In cities all over America, distressed liberals are talking about fleeing to Canada or, better yet, seceding from the Union. We can't literally secede and, let's admit it, we don't really want to live in Canada. It's too cold up there and in our heart-of-hearts we hate hockey. We can secede emotionally, however, by turning our backs on the heartland. We can focus on our issues, our urban issues, and promote our shared urban values. We can create a new identity politics, one that transcends class, race, sexual orientation, and religion, one that unites people living in cities with each other and with other urbanites in other cities. ... we've got Seattle, Portland, San Francisco, Chicago, Los Angeles, San Diego, New York City (Bloomberg is a Republican in name only), and every college town in the country. We're everywhere any sane person wants to be. Let them have the shitholes, the Oklahomas, Wyomings, and Alabamas. We'll take Manhattan.


To all those who live in cities ... we say take heart. Clearly we can't control national politics right now--we can barely get a hearing. We can, however, stay engaged in our cities, and make our voices heard in the urban areas we dominate, and make each and every one, to quote Ronald Reagan (and John Winthrop, the 17th-century Puritan Reagan was parroting), "a city on a hill." This is not a retreat; it is a long-term strategy for the Democratic Party to cater to and build on its base.

To red-state voters, to the rural voters, residents of small, dying towns, and soulless sprawling exburbs, we say this: F*** off. Your issues are no longer our issues. We're going to battle our bleeding-heart instincts and ignore pangs of misplaced empathy. We will no longer concern ourselves with a health care crisis that disproportionately impacts rural areas. Instead we will work toward winning health care one blue state at a time.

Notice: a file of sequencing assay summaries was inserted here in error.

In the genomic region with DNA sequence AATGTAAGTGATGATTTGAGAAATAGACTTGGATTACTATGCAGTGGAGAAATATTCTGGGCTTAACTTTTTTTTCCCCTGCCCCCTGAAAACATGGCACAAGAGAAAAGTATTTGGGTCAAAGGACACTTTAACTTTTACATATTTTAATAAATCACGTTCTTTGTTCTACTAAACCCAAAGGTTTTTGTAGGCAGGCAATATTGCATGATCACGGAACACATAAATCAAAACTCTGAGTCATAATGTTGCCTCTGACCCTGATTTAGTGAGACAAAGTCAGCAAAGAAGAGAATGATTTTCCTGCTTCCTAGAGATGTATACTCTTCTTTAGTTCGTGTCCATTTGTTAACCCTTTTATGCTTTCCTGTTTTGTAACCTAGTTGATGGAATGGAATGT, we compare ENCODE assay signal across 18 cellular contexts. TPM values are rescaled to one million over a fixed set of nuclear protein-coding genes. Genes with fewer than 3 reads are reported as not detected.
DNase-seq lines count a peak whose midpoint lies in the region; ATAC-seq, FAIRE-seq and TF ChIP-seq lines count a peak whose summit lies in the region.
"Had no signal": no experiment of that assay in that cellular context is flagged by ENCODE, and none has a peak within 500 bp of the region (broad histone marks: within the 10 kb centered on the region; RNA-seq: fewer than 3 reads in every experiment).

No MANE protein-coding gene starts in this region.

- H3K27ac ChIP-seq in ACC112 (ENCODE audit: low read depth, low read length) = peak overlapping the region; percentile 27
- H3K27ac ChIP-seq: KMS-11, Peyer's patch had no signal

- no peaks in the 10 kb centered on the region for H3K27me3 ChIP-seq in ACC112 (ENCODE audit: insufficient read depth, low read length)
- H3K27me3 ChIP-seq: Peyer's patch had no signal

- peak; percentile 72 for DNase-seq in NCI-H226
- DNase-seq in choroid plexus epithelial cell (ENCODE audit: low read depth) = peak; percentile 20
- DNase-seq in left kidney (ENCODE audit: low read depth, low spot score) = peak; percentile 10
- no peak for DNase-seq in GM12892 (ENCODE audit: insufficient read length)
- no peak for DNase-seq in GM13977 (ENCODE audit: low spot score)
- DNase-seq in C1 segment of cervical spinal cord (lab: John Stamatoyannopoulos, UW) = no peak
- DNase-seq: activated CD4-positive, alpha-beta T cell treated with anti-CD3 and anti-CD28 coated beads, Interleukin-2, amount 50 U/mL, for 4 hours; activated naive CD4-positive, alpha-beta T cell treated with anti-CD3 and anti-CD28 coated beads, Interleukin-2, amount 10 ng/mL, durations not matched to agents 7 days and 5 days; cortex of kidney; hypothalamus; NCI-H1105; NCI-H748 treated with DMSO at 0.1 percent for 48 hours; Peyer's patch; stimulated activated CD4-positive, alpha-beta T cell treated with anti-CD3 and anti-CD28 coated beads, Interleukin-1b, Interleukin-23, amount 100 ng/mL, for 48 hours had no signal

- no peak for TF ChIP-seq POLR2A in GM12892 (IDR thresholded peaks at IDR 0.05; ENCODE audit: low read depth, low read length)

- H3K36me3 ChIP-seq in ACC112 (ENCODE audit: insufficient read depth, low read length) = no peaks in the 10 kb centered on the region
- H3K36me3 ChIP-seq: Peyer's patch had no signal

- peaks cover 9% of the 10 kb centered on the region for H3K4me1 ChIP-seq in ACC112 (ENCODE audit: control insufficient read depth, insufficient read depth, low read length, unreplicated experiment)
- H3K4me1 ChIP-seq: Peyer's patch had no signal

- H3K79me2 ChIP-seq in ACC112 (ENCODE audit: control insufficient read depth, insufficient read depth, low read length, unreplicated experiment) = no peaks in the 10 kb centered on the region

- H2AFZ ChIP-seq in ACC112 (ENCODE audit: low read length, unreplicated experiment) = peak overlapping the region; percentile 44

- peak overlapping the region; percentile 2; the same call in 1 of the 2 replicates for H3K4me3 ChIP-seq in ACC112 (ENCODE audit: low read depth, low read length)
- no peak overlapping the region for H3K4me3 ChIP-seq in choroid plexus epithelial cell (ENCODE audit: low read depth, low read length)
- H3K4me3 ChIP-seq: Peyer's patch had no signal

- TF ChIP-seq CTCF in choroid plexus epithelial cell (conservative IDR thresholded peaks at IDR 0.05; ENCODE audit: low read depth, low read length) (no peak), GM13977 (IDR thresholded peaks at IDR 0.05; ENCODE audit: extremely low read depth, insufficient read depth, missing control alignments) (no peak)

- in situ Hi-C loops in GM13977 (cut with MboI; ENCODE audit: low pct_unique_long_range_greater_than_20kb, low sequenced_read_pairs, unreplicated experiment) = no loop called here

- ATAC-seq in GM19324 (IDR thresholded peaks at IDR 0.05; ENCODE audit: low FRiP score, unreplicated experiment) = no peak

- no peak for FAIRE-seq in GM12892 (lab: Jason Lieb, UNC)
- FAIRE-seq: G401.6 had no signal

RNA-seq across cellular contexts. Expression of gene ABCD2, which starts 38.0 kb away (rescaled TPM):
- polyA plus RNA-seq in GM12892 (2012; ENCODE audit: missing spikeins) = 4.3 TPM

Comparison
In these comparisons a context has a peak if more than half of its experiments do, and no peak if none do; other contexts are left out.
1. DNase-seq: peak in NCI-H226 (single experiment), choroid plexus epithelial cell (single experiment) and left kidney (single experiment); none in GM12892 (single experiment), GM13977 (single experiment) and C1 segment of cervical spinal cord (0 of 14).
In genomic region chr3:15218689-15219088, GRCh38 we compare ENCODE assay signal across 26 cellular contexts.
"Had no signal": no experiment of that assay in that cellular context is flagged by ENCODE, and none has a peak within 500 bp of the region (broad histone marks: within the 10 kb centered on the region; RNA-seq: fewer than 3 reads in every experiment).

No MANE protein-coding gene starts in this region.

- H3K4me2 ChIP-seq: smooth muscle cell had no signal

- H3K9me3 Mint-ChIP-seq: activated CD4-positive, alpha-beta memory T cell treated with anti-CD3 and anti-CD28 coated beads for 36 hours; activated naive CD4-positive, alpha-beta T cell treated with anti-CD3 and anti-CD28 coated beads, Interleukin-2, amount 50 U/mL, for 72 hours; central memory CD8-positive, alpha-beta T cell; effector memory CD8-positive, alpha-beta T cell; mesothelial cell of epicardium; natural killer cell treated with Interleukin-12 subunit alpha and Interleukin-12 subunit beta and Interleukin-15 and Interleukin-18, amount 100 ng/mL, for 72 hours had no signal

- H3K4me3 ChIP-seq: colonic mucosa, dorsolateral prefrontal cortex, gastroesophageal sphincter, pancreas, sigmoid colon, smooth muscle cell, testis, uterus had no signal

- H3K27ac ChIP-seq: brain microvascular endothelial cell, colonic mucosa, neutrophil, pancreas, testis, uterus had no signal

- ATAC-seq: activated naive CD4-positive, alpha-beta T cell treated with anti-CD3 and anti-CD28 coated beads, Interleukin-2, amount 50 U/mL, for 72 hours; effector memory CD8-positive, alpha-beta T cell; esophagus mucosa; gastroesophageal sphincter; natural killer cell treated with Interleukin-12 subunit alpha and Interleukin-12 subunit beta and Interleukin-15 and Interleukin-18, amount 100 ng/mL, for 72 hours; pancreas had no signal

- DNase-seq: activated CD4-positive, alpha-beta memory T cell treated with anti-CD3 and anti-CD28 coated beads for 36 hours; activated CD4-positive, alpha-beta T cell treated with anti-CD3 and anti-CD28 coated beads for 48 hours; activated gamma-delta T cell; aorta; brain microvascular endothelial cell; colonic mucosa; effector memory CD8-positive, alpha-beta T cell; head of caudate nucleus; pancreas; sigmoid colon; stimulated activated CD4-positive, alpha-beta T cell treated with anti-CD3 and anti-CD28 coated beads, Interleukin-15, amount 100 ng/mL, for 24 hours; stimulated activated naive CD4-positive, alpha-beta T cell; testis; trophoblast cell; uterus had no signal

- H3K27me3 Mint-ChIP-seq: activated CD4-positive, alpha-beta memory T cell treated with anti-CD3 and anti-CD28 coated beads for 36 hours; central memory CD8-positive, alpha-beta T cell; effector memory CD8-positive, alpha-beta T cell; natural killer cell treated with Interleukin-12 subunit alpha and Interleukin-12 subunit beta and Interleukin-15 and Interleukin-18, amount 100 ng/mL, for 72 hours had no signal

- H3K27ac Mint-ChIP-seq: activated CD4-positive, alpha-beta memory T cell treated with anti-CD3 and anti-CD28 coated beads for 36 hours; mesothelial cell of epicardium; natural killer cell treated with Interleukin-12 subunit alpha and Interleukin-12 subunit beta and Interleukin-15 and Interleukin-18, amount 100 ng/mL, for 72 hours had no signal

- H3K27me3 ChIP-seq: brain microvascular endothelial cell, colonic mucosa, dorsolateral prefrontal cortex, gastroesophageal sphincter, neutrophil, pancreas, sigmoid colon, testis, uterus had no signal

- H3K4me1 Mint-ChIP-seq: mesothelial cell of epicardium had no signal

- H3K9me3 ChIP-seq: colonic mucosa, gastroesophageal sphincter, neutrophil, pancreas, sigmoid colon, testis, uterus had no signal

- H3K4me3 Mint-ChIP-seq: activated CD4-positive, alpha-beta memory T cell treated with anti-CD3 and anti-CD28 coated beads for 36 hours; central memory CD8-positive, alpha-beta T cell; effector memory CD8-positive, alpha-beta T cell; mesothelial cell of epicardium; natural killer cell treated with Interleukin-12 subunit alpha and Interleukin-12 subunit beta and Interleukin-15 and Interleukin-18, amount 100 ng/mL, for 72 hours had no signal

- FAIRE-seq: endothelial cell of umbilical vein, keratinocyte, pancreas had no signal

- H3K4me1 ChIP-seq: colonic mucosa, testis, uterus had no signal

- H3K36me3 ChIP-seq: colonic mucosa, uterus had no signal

. . .

In short, we're through with you [rural] people. We're going to demand that the Democrats focus on building their party in the cities while at the same time advancing a smart urban-growth agenda that builds the cities themselves. The more attractive we make the cities--politically, aesthetically, socially--the more residents and voters cities will attract, gradually increasing the electoral clout of liberals and progressives. For Democrats, party building and city building is the same thing. We will strive to turn red states blue one city at a time.

From here on out, we're glad red-state rubes live in areas where guns are more powerful and more plentiful, cars are larger and faster, and people are fatter and slower and dumber. This is not a recipe for repopulating the Great Plains. And when you look for ways to revive your failing towns and dying rural counties, don't even think about tourism. Who wants to go to small-town America now? You people scare us. We'll island-hop from now on, thank you, spending our time and our money in blue cities. If an urbanite is dying to have a country experience, rural Vermont is lovely. Maple syrup, rolling hills, fly-fishing--everything you could want. Country bumpkins in red rural areas who depend on tourists from urban areas but vote Republican can forget our money.